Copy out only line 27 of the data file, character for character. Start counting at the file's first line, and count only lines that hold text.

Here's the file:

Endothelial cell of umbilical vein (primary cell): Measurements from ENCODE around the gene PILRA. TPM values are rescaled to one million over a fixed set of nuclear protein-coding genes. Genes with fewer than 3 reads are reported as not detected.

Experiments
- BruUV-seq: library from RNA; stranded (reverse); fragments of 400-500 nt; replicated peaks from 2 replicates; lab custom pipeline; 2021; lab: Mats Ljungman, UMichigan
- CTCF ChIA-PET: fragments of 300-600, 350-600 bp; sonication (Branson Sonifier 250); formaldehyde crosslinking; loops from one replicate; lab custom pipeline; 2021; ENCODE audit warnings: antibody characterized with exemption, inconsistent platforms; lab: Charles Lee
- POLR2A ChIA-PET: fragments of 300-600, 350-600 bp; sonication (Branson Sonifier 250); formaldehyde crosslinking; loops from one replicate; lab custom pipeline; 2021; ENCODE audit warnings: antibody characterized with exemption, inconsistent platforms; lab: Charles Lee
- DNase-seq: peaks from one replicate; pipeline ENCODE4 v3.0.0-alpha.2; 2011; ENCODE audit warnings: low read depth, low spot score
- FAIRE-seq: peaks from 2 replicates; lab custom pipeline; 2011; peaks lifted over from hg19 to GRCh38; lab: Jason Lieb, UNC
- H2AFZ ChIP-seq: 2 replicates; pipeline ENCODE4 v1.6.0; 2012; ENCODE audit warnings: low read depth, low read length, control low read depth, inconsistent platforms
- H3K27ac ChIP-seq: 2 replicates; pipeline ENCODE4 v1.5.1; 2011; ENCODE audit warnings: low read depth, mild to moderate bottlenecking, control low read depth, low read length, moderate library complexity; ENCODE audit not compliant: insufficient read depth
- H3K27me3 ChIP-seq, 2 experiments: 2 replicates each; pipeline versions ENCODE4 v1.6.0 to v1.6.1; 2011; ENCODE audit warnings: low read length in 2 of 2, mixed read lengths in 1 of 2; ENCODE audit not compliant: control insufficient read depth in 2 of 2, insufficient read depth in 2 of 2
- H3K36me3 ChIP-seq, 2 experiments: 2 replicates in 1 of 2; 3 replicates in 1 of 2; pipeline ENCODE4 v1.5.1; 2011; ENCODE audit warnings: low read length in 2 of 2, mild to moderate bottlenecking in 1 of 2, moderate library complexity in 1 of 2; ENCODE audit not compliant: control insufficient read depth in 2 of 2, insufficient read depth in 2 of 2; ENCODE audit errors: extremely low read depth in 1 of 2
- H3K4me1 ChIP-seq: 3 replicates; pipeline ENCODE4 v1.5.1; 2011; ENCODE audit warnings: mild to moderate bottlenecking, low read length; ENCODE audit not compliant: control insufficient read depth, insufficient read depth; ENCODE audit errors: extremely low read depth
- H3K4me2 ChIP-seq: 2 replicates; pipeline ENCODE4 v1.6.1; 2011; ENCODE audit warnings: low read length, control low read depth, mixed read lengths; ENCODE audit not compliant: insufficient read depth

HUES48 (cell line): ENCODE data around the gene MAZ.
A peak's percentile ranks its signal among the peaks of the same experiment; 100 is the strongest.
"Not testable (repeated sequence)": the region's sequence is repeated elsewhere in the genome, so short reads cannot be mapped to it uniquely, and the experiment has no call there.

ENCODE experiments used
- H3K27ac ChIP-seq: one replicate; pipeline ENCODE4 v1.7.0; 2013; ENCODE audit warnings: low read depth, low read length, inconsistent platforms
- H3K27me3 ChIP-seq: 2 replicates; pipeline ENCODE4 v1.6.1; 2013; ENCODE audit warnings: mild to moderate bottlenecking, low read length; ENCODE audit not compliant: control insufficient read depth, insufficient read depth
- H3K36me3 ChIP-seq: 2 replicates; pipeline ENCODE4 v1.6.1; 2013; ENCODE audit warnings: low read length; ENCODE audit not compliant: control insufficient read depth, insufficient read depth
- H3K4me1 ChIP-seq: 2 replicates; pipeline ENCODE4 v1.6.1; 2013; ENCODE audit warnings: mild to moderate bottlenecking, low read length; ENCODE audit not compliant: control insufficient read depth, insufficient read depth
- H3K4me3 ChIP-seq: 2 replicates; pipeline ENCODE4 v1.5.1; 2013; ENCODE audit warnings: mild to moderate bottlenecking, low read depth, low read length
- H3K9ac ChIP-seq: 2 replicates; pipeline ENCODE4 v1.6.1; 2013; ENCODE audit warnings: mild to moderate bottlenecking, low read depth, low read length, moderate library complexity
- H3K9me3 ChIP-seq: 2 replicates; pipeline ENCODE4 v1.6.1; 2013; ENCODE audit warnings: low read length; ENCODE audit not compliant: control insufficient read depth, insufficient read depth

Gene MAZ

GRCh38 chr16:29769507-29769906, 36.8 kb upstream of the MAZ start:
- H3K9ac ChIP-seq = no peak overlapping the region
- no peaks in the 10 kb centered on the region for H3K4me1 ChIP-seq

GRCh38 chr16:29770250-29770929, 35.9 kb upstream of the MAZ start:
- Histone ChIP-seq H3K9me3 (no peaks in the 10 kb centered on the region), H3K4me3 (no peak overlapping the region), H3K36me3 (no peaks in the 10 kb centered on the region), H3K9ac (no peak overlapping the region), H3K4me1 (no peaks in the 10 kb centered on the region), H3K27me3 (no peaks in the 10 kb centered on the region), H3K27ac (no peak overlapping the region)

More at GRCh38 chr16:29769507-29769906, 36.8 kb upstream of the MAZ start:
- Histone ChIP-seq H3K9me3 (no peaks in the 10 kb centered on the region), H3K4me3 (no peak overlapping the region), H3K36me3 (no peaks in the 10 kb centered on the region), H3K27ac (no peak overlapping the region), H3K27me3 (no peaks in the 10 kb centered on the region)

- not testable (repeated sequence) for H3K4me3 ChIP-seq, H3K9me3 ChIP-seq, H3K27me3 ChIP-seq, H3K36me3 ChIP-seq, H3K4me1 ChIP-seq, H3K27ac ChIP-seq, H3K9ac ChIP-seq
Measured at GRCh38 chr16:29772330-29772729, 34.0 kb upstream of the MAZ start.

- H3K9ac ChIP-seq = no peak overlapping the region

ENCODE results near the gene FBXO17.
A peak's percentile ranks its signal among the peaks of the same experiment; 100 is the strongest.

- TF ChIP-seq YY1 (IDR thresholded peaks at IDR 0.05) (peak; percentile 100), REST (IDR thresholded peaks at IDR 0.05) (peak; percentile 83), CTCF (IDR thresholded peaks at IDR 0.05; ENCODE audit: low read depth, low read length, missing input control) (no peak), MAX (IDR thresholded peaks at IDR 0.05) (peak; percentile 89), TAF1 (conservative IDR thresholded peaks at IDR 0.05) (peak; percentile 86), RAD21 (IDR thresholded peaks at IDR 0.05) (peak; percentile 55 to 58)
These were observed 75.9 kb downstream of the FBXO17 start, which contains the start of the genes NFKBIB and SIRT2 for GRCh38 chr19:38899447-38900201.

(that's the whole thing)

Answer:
- H3K9ac ChIP-seq = no peak overlapping the region